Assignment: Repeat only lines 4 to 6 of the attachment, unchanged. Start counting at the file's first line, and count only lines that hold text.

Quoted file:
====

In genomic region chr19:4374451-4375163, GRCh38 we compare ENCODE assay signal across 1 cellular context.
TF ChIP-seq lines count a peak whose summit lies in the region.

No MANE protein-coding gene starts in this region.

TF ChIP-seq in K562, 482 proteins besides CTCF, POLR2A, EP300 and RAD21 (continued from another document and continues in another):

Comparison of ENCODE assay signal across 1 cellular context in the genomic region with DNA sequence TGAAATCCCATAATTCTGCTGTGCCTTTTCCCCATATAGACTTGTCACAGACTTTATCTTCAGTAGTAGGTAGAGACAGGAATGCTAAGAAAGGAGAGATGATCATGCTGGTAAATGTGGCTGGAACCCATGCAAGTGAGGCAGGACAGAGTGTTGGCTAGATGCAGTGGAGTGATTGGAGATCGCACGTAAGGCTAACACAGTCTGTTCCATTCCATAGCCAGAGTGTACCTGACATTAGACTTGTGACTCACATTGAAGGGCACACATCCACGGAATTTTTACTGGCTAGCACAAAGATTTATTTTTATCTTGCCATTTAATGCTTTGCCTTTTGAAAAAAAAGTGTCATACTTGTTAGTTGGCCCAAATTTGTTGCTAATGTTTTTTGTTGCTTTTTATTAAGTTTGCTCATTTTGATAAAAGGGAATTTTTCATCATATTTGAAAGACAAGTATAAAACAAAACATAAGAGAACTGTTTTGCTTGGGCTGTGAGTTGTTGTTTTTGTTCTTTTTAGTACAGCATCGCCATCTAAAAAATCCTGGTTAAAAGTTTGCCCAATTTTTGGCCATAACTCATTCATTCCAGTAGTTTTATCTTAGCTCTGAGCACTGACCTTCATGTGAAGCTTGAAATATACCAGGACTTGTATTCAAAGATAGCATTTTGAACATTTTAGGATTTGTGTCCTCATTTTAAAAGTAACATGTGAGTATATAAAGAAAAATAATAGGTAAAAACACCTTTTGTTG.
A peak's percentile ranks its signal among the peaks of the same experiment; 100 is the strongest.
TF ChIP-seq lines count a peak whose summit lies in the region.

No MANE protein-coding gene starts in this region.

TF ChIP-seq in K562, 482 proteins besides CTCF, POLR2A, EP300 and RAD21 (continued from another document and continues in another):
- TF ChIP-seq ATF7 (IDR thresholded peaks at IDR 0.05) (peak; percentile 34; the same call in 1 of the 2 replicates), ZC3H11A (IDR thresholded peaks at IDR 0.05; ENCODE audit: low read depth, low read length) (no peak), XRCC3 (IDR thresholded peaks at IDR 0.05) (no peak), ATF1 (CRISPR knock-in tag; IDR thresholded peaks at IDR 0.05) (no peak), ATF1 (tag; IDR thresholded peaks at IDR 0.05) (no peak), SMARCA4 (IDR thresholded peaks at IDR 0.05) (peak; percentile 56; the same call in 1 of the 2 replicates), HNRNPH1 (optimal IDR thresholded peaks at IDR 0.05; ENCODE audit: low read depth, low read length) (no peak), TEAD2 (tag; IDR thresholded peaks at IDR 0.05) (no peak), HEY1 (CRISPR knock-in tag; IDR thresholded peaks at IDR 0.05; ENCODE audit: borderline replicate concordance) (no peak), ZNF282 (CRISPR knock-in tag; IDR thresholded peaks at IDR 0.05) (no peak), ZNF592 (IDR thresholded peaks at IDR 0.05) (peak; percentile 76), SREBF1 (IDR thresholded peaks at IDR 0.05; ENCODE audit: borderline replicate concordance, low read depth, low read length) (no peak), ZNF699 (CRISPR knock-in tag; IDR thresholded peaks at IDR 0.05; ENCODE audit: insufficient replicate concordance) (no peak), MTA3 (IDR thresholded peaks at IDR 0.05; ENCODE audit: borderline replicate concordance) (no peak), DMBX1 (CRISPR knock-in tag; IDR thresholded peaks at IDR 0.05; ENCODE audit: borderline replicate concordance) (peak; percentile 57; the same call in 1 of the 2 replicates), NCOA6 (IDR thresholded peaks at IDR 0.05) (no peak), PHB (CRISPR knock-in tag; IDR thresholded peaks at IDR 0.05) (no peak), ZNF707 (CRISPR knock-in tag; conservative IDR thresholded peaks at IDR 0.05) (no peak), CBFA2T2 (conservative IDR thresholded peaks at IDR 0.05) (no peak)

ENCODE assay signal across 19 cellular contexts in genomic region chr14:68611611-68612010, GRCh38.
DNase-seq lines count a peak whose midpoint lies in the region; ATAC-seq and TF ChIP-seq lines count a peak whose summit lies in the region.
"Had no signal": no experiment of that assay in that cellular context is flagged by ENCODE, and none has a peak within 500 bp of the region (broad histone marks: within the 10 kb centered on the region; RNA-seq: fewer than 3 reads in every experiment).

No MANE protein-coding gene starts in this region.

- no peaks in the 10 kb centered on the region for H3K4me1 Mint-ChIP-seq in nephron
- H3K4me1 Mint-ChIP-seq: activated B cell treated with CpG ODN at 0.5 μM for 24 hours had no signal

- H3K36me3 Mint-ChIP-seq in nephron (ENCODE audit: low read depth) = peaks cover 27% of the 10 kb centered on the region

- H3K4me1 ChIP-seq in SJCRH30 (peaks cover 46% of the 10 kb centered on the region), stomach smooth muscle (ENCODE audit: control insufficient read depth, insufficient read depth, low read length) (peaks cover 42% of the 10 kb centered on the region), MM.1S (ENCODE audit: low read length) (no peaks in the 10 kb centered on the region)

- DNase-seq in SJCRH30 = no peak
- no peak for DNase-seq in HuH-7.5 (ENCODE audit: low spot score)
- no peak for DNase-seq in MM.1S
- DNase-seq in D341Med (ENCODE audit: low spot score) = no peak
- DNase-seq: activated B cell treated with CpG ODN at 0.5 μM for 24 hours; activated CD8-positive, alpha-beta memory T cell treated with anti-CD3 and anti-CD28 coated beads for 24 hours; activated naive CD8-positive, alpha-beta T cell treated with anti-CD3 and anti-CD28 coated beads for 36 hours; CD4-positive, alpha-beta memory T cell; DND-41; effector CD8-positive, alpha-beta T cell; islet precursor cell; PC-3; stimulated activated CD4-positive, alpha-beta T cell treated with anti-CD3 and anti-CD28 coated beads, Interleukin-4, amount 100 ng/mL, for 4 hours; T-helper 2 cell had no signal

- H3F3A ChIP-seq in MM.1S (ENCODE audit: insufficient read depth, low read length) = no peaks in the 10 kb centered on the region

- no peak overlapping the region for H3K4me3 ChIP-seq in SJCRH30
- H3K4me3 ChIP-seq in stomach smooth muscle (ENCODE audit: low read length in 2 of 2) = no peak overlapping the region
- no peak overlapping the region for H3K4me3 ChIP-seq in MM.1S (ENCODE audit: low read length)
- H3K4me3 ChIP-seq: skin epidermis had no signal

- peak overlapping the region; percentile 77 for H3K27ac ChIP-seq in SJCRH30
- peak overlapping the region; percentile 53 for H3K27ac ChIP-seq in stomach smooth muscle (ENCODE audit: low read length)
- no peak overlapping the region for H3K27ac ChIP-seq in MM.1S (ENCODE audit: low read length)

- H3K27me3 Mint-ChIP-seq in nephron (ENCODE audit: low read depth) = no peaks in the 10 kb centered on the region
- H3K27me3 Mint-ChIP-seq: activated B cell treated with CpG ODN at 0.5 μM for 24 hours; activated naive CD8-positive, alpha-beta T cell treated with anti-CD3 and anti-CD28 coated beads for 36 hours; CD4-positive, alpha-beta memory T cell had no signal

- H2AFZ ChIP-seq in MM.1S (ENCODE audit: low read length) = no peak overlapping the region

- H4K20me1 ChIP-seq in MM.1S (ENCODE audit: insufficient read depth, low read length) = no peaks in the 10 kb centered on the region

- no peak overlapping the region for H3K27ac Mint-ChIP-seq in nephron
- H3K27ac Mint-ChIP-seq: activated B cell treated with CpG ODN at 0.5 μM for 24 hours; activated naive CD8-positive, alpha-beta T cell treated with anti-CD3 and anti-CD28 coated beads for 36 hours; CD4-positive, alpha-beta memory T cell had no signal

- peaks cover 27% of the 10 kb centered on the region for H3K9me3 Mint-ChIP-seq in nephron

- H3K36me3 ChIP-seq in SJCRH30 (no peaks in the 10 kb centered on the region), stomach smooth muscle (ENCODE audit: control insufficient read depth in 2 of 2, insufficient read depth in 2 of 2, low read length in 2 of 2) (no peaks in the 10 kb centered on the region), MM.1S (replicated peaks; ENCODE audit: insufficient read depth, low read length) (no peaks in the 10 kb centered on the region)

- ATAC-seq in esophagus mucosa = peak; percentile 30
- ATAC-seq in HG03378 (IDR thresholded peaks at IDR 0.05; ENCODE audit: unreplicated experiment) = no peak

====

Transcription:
TF ChIP-seq in K562, 482 proteins besides CTCF, POLR2A, EP300 and RAD21 (continued from another document and continues in another):

Comparison of ENCODE assay signal across 1 cellular context in the genomic region with DNA sequence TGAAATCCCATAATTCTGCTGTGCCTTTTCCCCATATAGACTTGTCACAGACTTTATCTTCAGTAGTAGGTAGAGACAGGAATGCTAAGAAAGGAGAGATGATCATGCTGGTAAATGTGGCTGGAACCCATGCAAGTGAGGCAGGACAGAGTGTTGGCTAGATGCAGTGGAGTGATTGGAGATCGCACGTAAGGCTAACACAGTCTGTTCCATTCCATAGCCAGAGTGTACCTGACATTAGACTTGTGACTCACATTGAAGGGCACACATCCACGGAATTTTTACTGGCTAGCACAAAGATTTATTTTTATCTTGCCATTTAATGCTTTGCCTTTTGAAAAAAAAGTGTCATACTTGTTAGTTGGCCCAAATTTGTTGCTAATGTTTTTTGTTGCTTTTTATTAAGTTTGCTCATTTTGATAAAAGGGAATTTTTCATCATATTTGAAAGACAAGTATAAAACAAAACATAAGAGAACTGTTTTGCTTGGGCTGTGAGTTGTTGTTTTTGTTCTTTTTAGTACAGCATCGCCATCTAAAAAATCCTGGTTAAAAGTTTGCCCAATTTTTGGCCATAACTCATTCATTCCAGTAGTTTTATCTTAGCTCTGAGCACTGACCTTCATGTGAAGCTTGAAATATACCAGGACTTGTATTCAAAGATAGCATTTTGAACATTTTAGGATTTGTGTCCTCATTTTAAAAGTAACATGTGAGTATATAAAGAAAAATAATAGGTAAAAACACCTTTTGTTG.
A peak's percentile ranks its signal among the peaks of the same experiment; 100 is the strongest.